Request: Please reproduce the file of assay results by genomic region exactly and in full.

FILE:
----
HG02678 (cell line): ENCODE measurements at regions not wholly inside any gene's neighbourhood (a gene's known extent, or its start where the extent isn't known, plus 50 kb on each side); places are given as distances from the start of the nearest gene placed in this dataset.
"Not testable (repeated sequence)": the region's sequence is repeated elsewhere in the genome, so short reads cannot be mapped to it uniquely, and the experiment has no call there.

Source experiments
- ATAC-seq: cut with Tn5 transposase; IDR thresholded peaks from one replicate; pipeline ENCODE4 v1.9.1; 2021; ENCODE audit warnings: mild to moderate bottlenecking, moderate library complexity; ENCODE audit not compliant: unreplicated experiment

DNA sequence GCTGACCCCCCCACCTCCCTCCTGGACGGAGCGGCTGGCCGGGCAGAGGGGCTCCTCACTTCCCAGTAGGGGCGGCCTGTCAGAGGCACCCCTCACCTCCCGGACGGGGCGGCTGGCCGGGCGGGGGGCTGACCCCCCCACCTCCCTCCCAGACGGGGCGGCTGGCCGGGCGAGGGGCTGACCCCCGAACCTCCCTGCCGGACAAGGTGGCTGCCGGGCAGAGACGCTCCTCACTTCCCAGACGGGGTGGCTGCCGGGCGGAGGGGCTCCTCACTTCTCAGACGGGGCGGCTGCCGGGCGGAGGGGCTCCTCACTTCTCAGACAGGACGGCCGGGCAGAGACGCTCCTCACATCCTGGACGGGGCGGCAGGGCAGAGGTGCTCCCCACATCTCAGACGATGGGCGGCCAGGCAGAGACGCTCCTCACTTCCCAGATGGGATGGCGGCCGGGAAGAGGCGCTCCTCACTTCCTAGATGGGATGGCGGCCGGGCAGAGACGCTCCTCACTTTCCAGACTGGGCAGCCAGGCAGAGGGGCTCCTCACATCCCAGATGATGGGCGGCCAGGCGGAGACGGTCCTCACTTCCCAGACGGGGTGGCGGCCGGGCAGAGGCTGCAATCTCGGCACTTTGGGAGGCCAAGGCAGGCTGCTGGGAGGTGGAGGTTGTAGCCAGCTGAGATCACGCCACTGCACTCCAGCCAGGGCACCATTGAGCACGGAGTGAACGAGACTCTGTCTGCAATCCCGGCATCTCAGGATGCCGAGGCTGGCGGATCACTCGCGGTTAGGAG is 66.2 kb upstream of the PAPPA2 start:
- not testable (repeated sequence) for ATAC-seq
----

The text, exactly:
HG02678 (cell line): ENCODE measurements at regions not wholly inside any gene's neighbourhood (a gene's known extent, or its start where the extent isn't known, plus 50 kb on each side); places are given as distances from the start of the nearest gene placed in this dataset.
"Not testable (repeated sequence)": the region's sequence is repeated elsewhere in the genome, so short reads cannot be mapped to it uniquely, and the experiment has no call there.

Source experiments
- ATAC-seq: cut with Tn5 transposase; IDR thresholded peaks from one replicate; pipeline ENCODE4 v1.9.1; 2021; ENCODE audit warnings: mild to moderate bottlenecking, moderate library complexity; ENCODE audit not compliant: unreplicated experiment

DNA sequence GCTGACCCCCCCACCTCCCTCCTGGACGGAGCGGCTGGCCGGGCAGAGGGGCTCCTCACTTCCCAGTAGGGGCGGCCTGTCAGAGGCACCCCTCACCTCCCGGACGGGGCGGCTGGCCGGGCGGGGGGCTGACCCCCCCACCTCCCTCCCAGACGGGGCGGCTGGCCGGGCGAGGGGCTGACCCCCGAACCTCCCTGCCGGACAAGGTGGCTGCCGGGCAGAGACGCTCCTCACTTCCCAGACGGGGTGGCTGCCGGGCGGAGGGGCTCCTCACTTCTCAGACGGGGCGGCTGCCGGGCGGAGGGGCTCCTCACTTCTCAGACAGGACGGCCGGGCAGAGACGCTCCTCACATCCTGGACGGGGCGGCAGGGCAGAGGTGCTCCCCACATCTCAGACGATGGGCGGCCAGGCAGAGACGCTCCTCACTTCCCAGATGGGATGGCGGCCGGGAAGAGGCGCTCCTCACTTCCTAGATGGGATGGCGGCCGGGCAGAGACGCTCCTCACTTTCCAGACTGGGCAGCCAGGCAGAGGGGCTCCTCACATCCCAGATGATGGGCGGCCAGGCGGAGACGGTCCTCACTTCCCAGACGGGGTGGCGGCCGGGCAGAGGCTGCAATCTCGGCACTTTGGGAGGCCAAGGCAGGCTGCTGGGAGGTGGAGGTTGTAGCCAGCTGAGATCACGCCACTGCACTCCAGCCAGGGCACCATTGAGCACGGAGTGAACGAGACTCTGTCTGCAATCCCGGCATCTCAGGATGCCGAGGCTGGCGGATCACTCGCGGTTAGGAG is 66.2 kb upstream of the PAPPA2 start:
- not testable (repeated sequence) for ATAC-seq